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Knowledge, use and perceived relevance of a professionís Competency Standards; implications for Pharmacy Education


Nash, RE and Chalmers, L and Stupans, I and Brown, N, Knowledge, use and perceived relevance of a profession's Competency Standards; implications for Pharmacy Education, International Journal of Pharmacy Practice, 24, (6) pp. 390-402. ISSN 0961-7671 (2016) [Refereed Article]

Copyright Statement

Copyright 2016 Royal Pharmaceutical Society

DOI: doi:10.1111/ijpp.12267


Objectives: To determine the extent of use and perceived relevance of the National Competency Standards Framework for Pharmacists in Australia (NCS). Based on these findings, to suggest approaches for the enhancement of pharmacy education for the profession locally and globally.

Methods: Convenience sampling techniques were employed between November 2013 and June 2014 in conducting an online survey with Australian pharmacy students, interns, pharmacists and educators.

Key findings: Data from 527 participants were included in the final analysis. Fewer students (52%, 96/183) and interns 78% (69/88) knew the NCS framing pharmacy practice compared with pharmacists (86%, 115/134). Despite knowledge that the NCS existed most participants reported poor familiarity with and use of the NCS. Registered pharmacists reported annual use but not for Continuing Professional Development (CPD) plans or annual re-registration requirements. Respondents reported that practical use of NCS (e.g. mentoring interns) increased their use for personal needs. Some participants suggested regular instruction on self-assessment skills development would enhance meaningful use of the NCS.

Conclusion: Despite self-assessment against NCS being mandated annually, Australia's practising pharmacists provided explanations for why this is not common in practice. The barriers provided by respondents are interconnected; their enablers are practical solutions to each barrier. The findings reinforce the notion that student pharmacists must have their competency standards, life-long learning and self-assessment skills embedded into their university curriculum to ensure a strong foundation for practice. The opportunity offered by periodic renewal of standards must prompt regular profession-wide evaluation of its education to practice nexus. Insights and author recommendations are portable to the pharmacy profession globally.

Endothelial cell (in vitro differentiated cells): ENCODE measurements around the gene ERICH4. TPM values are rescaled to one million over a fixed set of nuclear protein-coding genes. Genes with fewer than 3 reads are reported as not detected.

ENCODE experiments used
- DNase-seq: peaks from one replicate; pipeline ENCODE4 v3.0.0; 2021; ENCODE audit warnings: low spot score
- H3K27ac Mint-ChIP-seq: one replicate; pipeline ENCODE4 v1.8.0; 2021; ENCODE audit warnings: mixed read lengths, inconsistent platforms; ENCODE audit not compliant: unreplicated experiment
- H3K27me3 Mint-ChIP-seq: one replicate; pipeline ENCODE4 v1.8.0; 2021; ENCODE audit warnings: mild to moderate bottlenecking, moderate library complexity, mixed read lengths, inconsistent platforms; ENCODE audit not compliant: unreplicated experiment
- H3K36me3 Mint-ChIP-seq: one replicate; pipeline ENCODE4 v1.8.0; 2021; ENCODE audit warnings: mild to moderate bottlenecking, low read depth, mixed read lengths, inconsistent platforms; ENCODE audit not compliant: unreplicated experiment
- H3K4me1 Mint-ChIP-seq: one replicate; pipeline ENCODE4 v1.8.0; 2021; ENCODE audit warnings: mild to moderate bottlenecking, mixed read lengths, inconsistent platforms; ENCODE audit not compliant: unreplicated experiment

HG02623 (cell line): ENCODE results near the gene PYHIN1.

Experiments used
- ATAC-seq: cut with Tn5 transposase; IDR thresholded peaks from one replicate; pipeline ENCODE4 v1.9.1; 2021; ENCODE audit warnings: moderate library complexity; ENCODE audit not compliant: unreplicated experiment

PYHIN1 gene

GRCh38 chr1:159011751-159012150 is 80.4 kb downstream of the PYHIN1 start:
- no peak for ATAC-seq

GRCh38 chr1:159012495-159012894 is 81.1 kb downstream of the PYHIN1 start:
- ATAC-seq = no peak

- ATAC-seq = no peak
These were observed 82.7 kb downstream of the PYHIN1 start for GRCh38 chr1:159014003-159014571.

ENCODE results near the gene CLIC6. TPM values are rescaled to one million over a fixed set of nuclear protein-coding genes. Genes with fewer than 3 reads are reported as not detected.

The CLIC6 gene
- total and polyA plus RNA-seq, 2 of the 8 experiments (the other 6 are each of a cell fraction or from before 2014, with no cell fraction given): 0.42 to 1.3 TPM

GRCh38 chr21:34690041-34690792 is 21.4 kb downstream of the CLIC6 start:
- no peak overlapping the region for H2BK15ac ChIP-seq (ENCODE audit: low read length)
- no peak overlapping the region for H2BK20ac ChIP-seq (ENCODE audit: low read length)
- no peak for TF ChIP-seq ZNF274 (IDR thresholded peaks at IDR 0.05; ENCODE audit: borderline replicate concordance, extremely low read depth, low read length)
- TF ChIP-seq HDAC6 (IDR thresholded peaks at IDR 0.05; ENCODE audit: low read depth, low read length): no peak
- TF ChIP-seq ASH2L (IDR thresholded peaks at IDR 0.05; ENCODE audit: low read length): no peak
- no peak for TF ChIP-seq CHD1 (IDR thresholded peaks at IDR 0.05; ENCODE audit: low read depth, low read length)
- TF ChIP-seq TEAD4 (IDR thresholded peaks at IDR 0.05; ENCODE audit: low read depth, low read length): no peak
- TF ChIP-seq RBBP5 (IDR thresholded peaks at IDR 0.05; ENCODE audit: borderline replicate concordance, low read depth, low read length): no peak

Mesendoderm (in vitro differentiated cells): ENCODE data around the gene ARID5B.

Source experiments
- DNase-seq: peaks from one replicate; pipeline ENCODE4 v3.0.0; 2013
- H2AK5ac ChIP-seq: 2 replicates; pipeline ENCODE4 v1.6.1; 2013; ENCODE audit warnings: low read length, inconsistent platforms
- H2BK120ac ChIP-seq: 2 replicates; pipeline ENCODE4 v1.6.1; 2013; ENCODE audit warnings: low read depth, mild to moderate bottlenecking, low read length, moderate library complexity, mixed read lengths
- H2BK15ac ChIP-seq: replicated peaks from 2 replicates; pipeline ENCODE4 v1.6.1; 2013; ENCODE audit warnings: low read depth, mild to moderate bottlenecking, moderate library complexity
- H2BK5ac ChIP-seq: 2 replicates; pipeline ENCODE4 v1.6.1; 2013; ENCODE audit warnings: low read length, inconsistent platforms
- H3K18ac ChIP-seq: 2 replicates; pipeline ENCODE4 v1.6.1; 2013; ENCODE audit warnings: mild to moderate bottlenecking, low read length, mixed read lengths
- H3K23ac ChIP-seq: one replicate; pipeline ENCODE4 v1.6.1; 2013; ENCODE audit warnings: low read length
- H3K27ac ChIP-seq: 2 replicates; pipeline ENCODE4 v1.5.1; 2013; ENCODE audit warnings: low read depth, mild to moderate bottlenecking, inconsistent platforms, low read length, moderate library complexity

Item Details

Item Type:Refereed Article
Keywords:competeny standards, education, pharmacy, self-assessment
Research Division:Biomedical and Clinical Sciences
Research Group:Pharmacology and pharmaceutical sciences
Research Field:Clinical pharmacy and pharmacy practice
Objective Division:Education and Training
Objective Group:Teaching and curriculum
Objective Field:Assessment, development and evaluation of curriculum
UTAS Author:Nash, RE (Dr Rosie Nash)
UTAS Author:Chalmers, L (Dr Leanne Chalmers)
UTAS Author:Brown, N (Professor Natalie Brown)
ID Code:108608
Year Published:2016
Web of Science® Times Cited:8
Deposited By:Pharmacy
Deposited On:2016-04-27
Last Modified:2018-01-25

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